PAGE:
Dozens of sewage backups reported in Irving after improper disposal of non-flushable products

Irving's wastewater system is being overloaded with non-flushable materials. (Courtesy Fotolia)
Irving's wastewater system is being overloaded with non-flushable materials. (Courtesy Fotolia)

Irving's wastewater system is being overloaded with non-flushable materials. (Courtesy Fotolia)

As Irving residents shelter in place, city officials are reporting a steep uptick in sewage-related calls.

Todd Reck, the city's water utilities director, said he is receiving calls from residents with blockages caused by the buildup of non-flushable products.

"The only thing you should ever put down the toilet is toilet paper," Reck said.

Products that should not be flushed include baby wipes, paper towels, disinfecting wipes and other fibers that are not toilet paper.

The flushing of alternative products could be related to short supply of bathroom tissues in many area stores. The shortage prompted Dallas County Judge Clay Jenkins to limit the amount people could buy as part of his executive orders related to the coronavirus outbreak.


The increased number of sewage-related calls in Irving is placing stress on an already thinned team, Reck said. A map of the work orders for sewage backups from March 23-29 shows dozens spread throughout the city.

"It's pulling the limited number of crews that we have," he said. "[They] are having to race out and be reactive and responsive to some of these calls we typically wouldn't have to respond to."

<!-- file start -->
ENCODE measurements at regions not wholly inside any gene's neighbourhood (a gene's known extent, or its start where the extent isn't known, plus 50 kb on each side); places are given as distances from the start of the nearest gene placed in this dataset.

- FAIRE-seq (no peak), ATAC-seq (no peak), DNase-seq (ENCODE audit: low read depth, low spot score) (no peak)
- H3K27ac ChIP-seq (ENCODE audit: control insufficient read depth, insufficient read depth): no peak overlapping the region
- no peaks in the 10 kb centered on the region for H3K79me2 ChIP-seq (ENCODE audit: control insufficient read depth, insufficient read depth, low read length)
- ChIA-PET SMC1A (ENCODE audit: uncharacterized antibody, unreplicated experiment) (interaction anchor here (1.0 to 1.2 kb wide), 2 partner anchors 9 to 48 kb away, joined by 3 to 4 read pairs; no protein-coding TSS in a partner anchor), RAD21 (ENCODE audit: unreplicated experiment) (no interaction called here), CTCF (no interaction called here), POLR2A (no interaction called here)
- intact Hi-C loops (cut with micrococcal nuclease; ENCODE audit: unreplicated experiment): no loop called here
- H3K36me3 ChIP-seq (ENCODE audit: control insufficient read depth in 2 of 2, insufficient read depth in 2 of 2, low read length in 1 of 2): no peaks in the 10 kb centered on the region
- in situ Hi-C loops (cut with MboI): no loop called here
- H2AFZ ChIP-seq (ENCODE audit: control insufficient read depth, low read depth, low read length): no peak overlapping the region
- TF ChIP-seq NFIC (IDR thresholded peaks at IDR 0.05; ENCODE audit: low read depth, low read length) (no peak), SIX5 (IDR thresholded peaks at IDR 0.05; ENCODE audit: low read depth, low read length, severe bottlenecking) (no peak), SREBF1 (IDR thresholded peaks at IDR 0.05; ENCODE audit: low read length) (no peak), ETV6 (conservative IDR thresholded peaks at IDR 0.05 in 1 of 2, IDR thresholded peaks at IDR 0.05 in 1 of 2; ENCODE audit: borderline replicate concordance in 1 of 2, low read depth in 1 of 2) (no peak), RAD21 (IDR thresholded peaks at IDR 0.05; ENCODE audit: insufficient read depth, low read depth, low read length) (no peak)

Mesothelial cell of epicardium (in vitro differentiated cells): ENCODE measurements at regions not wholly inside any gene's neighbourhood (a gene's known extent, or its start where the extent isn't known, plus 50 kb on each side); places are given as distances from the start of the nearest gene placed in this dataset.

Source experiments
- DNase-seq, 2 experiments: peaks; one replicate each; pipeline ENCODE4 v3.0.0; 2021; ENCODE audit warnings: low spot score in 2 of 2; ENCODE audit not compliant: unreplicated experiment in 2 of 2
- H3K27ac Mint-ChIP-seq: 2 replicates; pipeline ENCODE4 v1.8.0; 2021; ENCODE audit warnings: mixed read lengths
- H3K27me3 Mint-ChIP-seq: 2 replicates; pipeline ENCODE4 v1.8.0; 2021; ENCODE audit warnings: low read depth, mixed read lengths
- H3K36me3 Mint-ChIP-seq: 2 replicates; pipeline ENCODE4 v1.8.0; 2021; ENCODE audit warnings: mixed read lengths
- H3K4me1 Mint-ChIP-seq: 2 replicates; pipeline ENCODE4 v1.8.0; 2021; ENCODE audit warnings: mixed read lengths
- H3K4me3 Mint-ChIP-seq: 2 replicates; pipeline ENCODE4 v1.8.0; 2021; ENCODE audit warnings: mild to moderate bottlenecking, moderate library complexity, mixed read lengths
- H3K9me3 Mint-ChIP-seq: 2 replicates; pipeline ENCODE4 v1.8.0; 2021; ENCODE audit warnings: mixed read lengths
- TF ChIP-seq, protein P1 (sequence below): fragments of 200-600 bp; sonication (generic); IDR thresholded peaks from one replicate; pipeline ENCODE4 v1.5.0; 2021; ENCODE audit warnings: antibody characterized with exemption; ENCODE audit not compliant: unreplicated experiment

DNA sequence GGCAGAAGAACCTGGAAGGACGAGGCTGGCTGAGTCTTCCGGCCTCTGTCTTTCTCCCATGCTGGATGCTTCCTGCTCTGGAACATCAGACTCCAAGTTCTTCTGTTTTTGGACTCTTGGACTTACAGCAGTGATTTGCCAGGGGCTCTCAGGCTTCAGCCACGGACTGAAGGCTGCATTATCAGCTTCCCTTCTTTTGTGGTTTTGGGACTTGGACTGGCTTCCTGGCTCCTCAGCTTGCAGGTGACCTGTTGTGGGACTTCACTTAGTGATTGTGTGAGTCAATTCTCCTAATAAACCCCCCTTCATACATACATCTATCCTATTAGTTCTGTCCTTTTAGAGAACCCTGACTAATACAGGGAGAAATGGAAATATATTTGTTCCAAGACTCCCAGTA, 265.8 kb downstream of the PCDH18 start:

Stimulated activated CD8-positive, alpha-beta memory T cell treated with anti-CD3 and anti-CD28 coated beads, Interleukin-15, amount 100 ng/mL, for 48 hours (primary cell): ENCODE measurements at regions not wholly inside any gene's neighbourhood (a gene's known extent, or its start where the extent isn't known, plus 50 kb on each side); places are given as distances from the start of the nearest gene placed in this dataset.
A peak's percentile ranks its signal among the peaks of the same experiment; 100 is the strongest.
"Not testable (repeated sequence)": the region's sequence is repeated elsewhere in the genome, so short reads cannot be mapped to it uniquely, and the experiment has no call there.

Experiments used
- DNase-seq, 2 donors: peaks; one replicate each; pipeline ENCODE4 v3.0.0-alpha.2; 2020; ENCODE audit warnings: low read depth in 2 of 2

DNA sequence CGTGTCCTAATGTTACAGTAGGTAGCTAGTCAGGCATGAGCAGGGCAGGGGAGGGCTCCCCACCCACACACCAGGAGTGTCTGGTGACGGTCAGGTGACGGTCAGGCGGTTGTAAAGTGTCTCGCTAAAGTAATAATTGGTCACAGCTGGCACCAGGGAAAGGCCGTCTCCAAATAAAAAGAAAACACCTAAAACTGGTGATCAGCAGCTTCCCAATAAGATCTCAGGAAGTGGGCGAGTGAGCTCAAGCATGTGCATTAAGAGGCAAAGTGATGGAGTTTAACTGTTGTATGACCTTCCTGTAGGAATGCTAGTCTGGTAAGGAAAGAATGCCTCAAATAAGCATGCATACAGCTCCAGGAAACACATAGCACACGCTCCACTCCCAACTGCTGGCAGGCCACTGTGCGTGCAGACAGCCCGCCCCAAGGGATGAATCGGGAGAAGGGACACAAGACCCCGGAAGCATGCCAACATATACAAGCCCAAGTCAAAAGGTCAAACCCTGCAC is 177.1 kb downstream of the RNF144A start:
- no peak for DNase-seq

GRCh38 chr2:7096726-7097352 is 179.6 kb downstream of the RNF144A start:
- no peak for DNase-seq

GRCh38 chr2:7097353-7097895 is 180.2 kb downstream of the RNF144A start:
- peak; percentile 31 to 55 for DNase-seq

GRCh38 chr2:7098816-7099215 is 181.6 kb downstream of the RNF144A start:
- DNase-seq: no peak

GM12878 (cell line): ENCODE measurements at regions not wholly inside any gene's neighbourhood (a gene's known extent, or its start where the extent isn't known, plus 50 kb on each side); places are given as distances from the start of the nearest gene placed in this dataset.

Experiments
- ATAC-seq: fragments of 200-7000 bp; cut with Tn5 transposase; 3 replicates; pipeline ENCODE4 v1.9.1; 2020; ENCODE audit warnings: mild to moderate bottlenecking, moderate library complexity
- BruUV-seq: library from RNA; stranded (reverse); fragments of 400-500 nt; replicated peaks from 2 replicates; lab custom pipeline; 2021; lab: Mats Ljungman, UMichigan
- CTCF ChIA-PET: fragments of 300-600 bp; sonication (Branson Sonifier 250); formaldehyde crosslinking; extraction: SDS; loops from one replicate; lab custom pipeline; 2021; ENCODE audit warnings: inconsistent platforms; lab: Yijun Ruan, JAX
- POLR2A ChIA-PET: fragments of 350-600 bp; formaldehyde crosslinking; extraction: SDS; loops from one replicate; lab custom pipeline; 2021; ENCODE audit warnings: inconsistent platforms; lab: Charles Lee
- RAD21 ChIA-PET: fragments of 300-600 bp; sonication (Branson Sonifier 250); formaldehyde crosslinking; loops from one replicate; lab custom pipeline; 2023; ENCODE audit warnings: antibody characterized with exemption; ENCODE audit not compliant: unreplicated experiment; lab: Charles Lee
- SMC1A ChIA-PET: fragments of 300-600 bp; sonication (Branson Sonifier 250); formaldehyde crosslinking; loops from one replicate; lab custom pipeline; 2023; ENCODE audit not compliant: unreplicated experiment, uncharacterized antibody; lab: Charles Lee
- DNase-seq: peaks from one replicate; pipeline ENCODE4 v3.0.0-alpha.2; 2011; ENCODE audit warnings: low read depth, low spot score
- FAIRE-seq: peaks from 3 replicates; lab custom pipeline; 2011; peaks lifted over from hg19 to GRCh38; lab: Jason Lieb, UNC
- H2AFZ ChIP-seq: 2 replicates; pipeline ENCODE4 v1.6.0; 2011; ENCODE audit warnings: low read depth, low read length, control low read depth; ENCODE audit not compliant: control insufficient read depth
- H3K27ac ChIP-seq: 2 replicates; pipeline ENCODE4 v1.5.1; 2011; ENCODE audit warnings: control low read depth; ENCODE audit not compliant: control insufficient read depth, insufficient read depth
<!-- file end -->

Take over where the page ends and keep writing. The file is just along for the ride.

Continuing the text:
If residents experience sewage backup issues in their homes, the city will determine the location of the backup, Reck said. If it's within the city's right-of-way, the city will resolve the issue. If the blockage is within the residents' property, they will have to foot the bill.

"They have to call a private plumber to come out and deal with it, so it can be a pretty substantial cost for them," he said. "Not only could they potentially have sewage backing up into their home, but then they have the cost of a plumber to come out and unclog their line."

Ultimately, Reck said, it is most important for residents to dispose only toilet paper in the toilet.

"The critical thing is don't use your toilet as a trash can," he said. "All these products that are available now: baby wipes, bathroom wipes, facial cosmetic wipes, personal hygiene wipes, disinfecting wipes or cleaning wipes, ... All those items really need to go in the waste basket and not down the toilet."

The city posted the following message on its Facebook page on March 28:

By Gavin Pugh
Gavin has reported for Community Impact Newspaper since June 2017. His beat has included Dallas Area Rapid Transit, public and higher education, school and municipal governments and more. He now serves as the editor of the Grapevine, Colleyville, Southlake edition.


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